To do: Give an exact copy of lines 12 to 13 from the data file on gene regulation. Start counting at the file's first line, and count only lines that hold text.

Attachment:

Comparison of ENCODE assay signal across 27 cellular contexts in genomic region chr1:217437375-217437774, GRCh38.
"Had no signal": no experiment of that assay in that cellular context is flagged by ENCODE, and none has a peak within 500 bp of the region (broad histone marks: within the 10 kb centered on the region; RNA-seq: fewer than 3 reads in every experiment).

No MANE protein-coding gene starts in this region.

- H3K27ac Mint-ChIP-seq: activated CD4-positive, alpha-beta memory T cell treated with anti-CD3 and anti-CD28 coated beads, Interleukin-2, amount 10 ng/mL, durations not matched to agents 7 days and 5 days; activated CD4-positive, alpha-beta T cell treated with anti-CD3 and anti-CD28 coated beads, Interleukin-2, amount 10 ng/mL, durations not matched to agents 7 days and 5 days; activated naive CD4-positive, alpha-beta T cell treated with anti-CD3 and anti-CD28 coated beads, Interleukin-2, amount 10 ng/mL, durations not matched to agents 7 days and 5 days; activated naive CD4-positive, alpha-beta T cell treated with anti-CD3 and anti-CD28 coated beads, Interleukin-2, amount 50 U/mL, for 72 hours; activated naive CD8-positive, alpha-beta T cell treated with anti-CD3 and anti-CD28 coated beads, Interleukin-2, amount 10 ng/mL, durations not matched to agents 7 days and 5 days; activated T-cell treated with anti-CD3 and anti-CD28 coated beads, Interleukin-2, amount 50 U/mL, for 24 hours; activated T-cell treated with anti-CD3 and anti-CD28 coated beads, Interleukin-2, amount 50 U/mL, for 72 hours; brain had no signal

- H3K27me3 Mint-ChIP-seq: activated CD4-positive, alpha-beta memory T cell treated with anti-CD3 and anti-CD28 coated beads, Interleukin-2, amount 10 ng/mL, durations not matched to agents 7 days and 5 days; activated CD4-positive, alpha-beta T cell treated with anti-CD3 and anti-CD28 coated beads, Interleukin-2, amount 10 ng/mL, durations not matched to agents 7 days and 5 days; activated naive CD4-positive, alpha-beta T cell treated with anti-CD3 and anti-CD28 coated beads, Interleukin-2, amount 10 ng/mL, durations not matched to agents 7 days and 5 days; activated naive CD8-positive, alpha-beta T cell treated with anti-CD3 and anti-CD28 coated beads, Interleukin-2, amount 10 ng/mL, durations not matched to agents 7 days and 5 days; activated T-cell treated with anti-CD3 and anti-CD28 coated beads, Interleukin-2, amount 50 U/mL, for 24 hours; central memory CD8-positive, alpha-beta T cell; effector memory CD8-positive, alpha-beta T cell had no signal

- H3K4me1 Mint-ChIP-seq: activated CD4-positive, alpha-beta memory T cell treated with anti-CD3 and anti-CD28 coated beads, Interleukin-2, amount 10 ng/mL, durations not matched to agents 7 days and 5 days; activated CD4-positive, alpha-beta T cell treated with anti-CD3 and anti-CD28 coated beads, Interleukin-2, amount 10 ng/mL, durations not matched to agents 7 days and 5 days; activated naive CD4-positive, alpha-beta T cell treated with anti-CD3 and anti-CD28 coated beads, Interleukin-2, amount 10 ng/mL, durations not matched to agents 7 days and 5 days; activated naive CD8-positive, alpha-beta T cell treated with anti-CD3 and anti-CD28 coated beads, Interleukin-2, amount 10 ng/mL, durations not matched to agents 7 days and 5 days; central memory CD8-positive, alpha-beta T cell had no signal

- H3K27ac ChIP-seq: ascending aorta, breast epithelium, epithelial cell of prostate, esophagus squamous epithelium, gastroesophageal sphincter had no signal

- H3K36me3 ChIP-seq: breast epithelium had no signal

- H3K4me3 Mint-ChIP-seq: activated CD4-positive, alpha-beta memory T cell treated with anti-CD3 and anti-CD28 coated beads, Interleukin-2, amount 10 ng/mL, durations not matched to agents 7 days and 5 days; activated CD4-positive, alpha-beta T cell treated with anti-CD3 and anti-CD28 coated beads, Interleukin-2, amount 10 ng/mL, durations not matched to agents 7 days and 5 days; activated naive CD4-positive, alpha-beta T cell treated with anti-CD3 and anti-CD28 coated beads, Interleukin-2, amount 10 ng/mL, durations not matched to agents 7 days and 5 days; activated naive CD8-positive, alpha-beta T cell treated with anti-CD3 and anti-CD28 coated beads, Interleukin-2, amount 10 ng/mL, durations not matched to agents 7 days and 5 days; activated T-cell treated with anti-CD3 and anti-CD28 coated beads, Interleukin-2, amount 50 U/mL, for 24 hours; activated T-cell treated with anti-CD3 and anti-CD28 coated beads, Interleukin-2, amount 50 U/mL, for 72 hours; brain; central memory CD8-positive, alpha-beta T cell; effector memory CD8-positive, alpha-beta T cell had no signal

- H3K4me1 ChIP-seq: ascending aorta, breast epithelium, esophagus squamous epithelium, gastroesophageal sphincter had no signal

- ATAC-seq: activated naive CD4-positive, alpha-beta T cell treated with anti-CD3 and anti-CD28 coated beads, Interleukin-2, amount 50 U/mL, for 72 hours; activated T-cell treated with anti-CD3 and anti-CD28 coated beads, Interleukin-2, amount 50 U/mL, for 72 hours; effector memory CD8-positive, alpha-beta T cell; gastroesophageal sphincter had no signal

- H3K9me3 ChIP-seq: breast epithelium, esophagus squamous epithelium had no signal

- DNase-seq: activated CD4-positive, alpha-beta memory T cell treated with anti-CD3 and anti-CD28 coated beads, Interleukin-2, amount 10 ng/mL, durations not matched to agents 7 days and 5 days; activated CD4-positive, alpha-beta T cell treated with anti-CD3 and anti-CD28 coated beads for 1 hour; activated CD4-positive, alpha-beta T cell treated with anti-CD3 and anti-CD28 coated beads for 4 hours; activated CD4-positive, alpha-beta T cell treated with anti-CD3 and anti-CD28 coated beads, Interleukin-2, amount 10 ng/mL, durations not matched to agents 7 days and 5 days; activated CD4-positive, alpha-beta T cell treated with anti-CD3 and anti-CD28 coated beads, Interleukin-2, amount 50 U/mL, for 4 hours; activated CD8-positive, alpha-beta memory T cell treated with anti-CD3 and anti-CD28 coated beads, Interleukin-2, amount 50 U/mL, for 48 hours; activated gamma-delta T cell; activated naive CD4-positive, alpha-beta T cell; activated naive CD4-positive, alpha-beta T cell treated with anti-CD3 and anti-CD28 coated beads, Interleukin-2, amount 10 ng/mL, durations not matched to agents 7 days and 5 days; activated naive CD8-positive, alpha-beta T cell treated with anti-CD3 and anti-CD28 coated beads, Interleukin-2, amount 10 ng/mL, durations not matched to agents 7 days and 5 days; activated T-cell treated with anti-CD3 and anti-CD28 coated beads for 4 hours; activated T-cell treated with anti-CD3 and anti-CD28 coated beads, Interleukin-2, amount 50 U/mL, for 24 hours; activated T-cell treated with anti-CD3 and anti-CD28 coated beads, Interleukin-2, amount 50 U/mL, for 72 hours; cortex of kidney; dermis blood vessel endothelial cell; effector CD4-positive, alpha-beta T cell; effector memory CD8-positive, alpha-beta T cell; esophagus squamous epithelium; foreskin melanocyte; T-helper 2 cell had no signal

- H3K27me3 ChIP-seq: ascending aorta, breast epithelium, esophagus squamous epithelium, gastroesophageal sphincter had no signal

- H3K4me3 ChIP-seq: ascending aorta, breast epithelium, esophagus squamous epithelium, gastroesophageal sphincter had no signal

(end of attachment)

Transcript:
- H3K9me3 ChIP-seq: breast epithelium, esophagus squamous epithelium had no signal

- DNase-seq: activated CD4-positive, alpha-beta memory T cell treated with anti-CD3 and anti-CD28 coated beads, Interleukin-2, amount 10 ng/mL, durations not matched to agents 7 days and 5 days; activated CD4-positive, alpha-beta T cell treated with anti-CD3 and anti-CD28 coated beads for 1 hour; activated CD4-positive, alpha-beta T cell treated with anti-CD3 and anti-CD28 coated beads for 4 hours; activated CD4-positive, alpha-beta T cell treated with anti-CD3 and anti-CD28 coated beads, Interleukin-2, amount 10 ng/mL, durations not matched to agents 7 days and 5 days; activated CD4-positive, alpha-beta T cell treated with anti-CD3 and anti-CD28 coated beads, Interleukin-2, amount 50 U/mL, for 4 hours; activated CD8-positive, alpha-beta memory T cell treated with anti-CD3 and anti-CD28 coated beads, Interleukin-2, amount 50 U/mL, for 48 hours; activated gamma-delta T cell; activated naive CD4-positive, alpha-beta T cell; activated naive CD4-positive, alpha-beta T cell treated with anti-CD3 and anti-CD28 coated beads, Interleukin-2, amount 10 ng/mL, durations not matched to agents 7 days and 5 days; activated naive CD8-positive, alpha-beta T cell treated with anti-CD3 and anti-CD28 coated beads, Interleukin-2, amount 10 ng/mL, durations not matched to agents 7 days and 5 days; activated T-cell treated with anti-CD3 and anti-CD28 coated beads for 4 hours; activated T-cell treated with anti-CD3 and anti-CD28 coated beads, Interleukin-2, amount 50 U/mL, for 24 hours; activated T-cell treated with anti-CD3 and anti-CD28 coated beads, Interleukin-2, amount 50 U/mL, for 72 hours; cortex of kidney; dermis blood vessel endothelial cell; effector CD4-positive, alpha-beta T cell; effector memory CD8-positive, alpha-beta T cell; esophagus squamous epithelium; foreskin melanocyte; T-helper 2 cell had no signal